Encyclopedia of Shinto

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カテゴリー1: 5. Rites and Festivals
カテゴリー2: Rituals in Okinawa and Amami
Ryūkyū mythology
Two types of creation myth can be found in the Ryūkyūs: the court myth contained in the histories compiled by the Shuri court and the folk myths circulating in Amami, Okinawa, Miyako and Yaeyama. The mythologies contain similarities and differences as well as a variety of motifs; they are quite complex.
Chūzan seikan (1650) represents the best example of court mythology. According to this work, there was a deity called Amamiku living in the heavenly palace who was ordered by the Heavenly Emperor to descend to the earth and create islands. Getting earth, rocks, grasses and trees from the Heavenly Emperor, Amamiku created various islands. In response to Amamiku's request for human stock (hitodane) to populate the islands, the Heavenly Emperor sent down two of his children, a boy and a girl. The two deities were impregnated by the winds that blew about and they gave birth to three boys and two girls. The eldest son became the progenitor of the royal house, the next son that of the clan chieftains (aji), the third son that of the farmers, the eldest daughter that of the high-ranking court priestesses (kimigimi), and the youngest daughter that of the female celebrants (noro). Amamiku ascended to heaven and begged for the seeds of the five grains (gokoku; wheat, rice, foxtail millet [awa], Chinese millet [kibi], and beans); having received them the deity planted them on Kudaka Island, and in Chinen and Tamagusuku. With this story, the myth tells of the world of the deities and the creator deity, of the creation of the land and the people, and of the origins of grain (the staple food). The heavenly nature of the deities' realm recalls obotsu-kagura, the other world where the kami dwell. Many traditions hold Amamiku to be a female deity and the wife of the male deity Shinerikyo. The disposition of the five children illustrates the ideology of a royal court in which rites and rule were unified. The origins of the five grains likewise form the basis for the agricultural rituals performed at court. Court mythology is also recorded in works such as Ryūkyū Shintōki (1608), Omorosōshi (1623), Chūzan seifu (1701) and Kyūyō (1745).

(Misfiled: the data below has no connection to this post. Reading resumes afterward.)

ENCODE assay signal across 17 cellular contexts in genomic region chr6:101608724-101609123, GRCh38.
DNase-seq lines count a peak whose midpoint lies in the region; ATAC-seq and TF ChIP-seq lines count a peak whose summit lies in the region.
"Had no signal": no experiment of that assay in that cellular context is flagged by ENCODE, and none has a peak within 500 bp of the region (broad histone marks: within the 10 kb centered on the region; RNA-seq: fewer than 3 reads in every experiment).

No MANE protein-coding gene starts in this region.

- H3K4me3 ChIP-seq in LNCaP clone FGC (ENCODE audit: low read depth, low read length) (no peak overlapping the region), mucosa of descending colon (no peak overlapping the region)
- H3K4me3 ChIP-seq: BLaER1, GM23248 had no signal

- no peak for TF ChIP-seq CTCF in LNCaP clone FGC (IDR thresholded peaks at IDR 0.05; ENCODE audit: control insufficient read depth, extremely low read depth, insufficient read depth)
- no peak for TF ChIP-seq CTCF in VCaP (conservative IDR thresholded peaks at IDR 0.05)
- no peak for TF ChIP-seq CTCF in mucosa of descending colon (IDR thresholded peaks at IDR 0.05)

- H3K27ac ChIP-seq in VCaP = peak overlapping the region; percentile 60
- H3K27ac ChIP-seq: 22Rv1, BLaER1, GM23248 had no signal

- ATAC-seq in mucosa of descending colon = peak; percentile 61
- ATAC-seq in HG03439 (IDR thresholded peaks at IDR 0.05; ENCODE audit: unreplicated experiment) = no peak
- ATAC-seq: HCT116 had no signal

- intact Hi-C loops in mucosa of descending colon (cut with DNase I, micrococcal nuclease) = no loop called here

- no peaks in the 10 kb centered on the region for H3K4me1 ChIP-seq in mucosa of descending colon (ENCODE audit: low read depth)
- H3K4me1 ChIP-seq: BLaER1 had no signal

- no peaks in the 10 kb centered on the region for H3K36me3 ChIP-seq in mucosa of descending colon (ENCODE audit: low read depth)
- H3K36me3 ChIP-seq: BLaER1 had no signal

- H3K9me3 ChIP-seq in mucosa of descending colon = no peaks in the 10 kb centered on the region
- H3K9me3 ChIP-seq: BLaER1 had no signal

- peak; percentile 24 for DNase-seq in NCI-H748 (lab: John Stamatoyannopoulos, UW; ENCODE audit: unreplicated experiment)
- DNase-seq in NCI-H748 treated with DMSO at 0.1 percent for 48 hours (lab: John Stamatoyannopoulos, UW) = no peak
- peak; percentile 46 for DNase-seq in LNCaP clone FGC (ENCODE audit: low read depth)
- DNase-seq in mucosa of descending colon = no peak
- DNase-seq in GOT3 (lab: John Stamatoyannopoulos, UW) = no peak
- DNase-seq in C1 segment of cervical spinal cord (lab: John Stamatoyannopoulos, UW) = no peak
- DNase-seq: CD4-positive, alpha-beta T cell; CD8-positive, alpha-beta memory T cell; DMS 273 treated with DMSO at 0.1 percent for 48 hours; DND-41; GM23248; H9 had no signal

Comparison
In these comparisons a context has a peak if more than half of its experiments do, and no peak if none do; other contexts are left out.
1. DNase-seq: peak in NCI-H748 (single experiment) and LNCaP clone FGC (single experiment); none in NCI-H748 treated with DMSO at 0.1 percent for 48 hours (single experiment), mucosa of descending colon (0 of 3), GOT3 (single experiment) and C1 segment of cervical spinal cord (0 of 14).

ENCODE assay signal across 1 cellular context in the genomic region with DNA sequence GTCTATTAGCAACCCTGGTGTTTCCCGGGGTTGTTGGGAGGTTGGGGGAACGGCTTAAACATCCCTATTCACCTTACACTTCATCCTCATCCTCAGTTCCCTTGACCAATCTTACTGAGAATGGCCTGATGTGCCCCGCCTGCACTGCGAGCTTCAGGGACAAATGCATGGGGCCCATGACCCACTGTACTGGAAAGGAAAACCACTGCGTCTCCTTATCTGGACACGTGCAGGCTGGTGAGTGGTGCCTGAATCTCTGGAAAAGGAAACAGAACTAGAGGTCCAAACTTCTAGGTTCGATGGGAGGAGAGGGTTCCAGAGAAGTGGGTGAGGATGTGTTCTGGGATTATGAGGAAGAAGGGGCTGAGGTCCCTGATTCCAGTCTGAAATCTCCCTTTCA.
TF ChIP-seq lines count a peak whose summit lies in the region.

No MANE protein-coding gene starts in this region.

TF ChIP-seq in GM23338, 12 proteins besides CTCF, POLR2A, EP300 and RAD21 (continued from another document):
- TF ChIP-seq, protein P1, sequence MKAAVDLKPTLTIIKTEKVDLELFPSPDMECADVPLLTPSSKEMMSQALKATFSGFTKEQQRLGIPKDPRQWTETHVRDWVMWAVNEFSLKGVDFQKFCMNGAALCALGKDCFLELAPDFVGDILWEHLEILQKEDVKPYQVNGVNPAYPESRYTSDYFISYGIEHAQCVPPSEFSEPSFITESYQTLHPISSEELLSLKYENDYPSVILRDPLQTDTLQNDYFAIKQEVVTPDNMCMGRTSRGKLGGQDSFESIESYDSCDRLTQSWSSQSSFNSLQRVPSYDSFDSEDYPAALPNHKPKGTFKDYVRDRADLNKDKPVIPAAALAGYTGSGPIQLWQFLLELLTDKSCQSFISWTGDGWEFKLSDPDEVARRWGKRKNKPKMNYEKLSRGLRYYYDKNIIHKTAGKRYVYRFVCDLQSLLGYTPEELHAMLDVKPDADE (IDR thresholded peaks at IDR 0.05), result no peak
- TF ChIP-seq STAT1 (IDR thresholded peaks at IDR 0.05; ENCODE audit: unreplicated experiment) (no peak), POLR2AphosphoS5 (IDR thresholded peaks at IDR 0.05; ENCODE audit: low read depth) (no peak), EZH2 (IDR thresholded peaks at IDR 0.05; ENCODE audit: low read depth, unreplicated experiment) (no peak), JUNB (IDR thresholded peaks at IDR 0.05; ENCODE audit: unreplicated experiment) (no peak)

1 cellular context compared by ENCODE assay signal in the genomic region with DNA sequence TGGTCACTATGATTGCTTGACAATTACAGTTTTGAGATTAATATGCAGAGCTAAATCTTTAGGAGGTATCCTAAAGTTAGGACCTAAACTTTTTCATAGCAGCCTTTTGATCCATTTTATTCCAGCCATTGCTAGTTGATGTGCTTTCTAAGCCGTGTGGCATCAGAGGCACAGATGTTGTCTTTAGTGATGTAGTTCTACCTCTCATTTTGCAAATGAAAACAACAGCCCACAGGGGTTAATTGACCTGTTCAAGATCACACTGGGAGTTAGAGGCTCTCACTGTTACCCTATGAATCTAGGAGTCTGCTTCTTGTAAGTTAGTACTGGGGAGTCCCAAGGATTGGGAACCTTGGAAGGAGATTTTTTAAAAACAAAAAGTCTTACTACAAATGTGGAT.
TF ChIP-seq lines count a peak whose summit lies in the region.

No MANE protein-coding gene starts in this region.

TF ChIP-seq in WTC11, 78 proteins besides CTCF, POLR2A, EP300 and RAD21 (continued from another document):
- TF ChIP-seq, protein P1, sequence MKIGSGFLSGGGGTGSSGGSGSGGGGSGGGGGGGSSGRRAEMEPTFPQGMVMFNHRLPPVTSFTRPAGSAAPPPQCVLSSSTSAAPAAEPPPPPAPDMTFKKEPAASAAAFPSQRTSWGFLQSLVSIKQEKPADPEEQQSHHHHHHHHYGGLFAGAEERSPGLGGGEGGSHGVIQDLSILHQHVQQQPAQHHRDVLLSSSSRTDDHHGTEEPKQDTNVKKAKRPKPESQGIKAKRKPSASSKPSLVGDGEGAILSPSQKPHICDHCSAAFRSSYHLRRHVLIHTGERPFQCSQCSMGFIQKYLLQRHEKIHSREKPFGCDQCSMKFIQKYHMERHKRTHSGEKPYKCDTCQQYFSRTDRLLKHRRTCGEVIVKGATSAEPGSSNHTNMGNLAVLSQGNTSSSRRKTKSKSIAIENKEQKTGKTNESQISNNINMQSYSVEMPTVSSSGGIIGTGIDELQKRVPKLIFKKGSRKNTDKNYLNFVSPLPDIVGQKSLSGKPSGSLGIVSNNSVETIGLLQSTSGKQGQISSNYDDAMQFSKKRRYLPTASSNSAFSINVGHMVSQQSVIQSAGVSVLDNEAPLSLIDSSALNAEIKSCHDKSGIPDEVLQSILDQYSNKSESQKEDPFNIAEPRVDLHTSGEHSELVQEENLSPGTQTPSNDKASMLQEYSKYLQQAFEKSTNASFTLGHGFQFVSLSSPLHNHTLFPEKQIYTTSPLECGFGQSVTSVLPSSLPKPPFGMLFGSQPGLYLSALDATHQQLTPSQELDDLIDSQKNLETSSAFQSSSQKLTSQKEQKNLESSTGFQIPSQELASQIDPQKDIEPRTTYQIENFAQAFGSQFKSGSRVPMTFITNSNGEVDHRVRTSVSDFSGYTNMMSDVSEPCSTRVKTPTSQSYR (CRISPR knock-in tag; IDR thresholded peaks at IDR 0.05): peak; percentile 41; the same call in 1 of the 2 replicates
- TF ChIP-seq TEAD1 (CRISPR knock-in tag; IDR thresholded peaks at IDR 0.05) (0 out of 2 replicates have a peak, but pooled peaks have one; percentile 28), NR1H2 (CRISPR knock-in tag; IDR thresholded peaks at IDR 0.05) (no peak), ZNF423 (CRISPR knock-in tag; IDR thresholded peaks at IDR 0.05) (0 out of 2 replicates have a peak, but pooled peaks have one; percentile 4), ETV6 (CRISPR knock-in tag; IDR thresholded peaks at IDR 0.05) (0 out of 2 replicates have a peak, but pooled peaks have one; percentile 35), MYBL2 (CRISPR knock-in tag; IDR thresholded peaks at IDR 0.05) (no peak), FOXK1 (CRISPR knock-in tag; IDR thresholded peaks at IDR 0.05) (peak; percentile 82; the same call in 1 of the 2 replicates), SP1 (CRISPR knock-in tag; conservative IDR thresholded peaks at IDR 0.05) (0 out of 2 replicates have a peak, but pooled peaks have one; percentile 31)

The folk mythology contains even greater diversity. The folk myths overwhelmingly speak of creation by siblings rather than by a deity descending from heaven. Many are also linked with a flood myth. The progenitors of humanity learned how to procreate by observing the doings of wild animals such as the dugong. Many tales report that the first child was deformed. According to the Ryūkyūkoku yuraiki, Amamiku brought rice seeds from the other world across the sea (nirai-kanai), a tale that is oft repeated in the various folk traditions. There are also legends about a bird that brought grain seeds from the other world and dropped them in this world, and that say a giant called Amanchu divided heaven and earth.
— Hatakeyama Atsushi

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